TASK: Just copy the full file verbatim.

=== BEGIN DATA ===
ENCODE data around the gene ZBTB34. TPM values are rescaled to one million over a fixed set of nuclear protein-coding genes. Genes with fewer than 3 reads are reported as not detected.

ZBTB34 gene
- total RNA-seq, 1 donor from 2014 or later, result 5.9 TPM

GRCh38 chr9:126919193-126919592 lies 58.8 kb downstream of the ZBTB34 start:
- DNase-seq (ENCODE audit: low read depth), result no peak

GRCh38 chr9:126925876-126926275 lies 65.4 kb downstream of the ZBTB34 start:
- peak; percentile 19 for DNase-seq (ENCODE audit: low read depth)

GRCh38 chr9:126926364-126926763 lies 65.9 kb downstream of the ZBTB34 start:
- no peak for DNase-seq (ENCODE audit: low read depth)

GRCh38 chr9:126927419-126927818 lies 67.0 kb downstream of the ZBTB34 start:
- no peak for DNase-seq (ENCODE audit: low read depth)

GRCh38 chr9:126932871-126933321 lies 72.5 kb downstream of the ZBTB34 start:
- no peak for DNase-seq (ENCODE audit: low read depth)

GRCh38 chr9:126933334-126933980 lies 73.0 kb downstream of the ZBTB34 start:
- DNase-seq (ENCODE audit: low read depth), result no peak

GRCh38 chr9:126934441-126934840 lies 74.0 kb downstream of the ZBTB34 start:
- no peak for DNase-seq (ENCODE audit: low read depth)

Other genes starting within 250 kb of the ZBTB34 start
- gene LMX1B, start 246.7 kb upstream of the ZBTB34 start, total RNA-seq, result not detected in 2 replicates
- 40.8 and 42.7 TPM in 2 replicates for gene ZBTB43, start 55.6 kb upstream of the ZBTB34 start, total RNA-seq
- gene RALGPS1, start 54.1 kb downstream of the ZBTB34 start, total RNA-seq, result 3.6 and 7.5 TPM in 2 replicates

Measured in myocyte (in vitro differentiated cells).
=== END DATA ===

ENCODE data around the gene ZBTB34. TPM values are rescaled to one million over a fixed set of nuclear protein-coding genes. Genes with fewer than 3 reads are reported as not detected.

ZBTB34 gene
- total RNA-seq, 1 donor from 2014 or later, result 5.9 TPM

GRCh38 chr9:126919193-126919592 lies 58.8 kb downstream of the ZBTB34 start:
- DNase-seq (ENCODE audit: low read depth), result no peak

GRCh38 chr9:126925876-126926275 lies 65.4 kb downstream of the ZBTB34 start:
- peak; percentile 19 for DNase-seq (ENCODE audit: low read depth)

GRCh38 chr9:126926364-126926763 lies 65.9 kb downstream of the ZBTB34 start:
- no peak for DNase-seq (ENCODE audit: low read depth)

GRCh38 chr9:126927419-126927818 lies 67.0 kb downstream of the ZBTB34 start:
- no peak for DNase-seq (ENCODE audit: low read depth)

GRCh38 chr9:126932871-126933321 lies 72.5 kb downstream of the ZBTB34 start:
- no peak for DNase-seq (ENCODE audit: low read depth)

GRCh38 chr9:126933334-126933980 lies 73.0 kb downstream of the ZBTB34 start:
- DNase-seq (ENCODE audit: low read depth), result no peak

GRCh38 chr9:126934441-126934840 lies 74.0 kb downstream of the ZBTB34 start:
- no peak for DNase-seq (ENCODE audit: low read depth)

Other genes starting within 250 kb of the ZBTB34 start
- gene LMX1B, start 246.7 kb upstream of the ZBTB34 start, total RNA-seq, result not detected in 2 replicates
- 40.8 and 42.7 TPM in 2 replicates for gene ZBTB43, start 55.6 kb upstream of the ZBTB34 start, total RNA-seq
- gene RALGPS1, start 54.1 kb downstream of the ZBTB34 start, total RNA-seq, result 3.6 and 7.5 TPM in 2 replicates

Measured in myocyte (in vitro differentiated cells).